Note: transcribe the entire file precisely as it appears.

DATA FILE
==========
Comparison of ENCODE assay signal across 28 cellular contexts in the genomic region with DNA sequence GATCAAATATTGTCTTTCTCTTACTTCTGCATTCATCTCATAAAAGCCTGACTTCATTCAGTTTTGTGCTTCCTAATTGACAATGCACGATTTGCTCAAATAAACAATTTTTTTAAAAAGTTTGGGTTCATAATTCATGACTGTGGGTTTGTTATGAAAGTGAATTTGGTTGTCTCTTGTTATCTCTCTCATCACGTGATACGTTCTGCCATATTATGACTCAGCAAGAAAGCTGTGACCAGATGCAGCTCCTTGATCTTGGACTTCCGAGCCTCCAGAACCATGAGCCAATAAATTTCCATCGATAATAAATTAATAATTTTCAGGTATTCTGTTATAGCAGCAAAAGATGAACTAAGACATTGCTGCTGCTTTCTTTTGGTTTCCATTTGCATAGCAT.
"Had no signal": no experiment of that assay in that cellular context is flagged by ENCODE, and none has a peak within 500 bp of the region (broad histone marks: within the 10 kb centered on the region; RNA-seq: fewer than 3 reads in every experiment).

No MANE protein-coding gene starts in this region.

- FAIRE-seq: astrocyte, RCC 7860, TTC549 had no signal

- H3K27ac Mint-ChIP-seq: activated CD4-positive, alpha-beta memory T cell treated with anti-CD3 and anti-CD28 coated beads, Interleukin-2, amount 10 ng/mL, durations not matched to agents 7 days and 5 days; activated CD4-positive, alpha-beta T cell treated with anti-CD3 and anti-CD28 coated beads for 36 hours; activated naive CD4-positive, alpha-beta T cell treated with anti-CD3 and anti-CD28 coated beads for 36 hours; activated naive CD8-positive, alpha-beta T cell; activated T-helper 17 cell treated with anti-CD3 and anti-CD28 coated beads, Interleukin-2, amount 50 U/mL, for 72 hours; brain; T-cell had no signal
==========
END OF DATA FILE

Comparison of ENCODE assay signal across 28 cellular contexts in the genomic region with DNA sequence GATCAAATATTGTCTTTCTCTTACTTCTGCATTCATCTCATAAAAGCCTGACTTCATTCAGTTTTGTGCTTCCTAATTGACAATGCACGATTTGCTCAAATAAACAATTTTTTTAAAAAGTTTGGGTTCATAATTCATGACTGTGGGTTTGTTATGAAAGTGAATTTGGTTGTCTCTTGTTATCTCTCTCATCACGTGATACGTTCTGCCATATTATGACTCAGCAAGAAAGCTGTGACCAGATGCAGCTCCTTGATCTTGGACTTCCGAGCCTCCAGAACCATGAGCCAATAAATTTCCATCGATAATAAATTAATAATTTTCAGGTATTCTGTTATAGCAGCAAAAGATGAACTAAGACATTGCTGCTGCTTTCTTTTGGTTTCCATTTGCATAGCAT.
"Had no signal": no experiment of that assay in that cellular context is flagged by ENCODE, and none has a peak within 500 bp of the region (broad histone marks: within the 10 kb centered on the region; RNA-seq: fewer than 3 reads in every experiment).

No MANE protein-coding gene starts in this region.

- FAIRE-seq: astrocyte, RCC 7860, TTC549 had no signal

- H3K27ac Mint-ChIP-seq: activated CD4-positive, alpha-beta memory T cell treated with anti-CD3 and anti-CD28 coated beads, Interleukin-2, amount 10 ng/mL, durations not matched to agents 7 days and 5 days; activated CD4-positive, alpha-beta T cell treated with anti-CD3 and anti-CD28 coated beads for 36 hours; activated naive CD4-positive, alpha-beta T cell treated with anti-CD3 and anti-CD28 coated beads for 36 hours; activated naive CD8-positive, alpha-beta T cell; activated T-helper 17 cell treated with anti-CD3 and anti-CD28 coated beads, Interleukin-2, amount 50 U/mL, for 72 hours; brain; T-cell had no signal